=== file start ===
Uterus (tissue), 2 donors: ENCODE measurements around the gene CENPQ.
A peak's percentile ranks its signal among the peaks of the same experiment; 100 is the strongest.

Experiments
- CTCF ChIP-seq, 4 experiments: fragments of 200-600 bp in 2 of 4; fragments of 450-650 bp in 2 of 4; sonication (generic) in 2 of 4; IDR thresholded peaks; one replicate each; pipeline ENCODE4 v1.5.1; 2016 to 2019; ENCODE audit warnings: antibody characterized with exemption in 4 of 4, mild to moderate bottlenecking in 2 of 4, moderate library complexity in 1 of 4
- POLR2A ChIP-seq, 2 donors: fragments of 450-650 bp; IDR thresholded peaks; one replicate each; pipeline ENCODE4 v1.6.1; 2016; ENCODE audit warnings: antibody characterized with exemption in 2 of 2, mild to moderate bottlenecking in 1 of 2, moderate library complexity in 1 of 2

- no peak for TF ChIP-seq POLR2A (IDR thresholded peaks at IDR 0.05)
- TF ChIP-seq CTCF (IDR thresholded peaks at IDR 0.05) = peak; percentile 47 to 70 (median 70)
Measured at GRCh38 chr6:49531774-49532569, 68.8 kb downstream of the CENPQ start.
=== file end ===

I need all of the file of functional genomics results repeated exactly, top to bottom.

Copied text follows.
Uterus (tissue), 2 donors: ENCODE measurements around the gene CENPQ.
A peak's percentile ranks its signal among the peaks of the same experiment; 100 is the strongest.

Experiments
- CTCF ChIP-seq, 4 experiments: fragments of 200-600 bp in 2 of 4; fragments of 450-650 bp in 2 of 4; sonication (generic) in 2 of 4; IDR thresholded peaks; one replicate each; pipeline ENCODE4 v1.5.1; 2016 to 2019; ENCODE audit warnings: antibody characterized with exemption in 4 of 4, mild to moderate bottlenecking in 2 of 4, moderate library complexity in 1 of 4
- POLR2A ChIP-seq, 2 donors: fragments of 450-650 bp; IDR thresholded peaks; one replicate each; pipeline ENCODE4 v1.6.1; 2016; ENCODE audit warnings: antibody characterized with exemption in 2 of 2, mild to moderate bottlenecking in 1 of 2, moderate library complexity in 1 of 2

- no peak for TF ChIP-seq POLR2A (IDR thresholded peaks at IDR 0.05)
- TF ChIP-seq CTCF (IDR thresholded peaks at IDR 0.05) = peak; percentile 47 to 70 (median 70)
Measured at GRCh38 chr6:49531774-49532569, 68.8 kb downstream of the CENPQ start.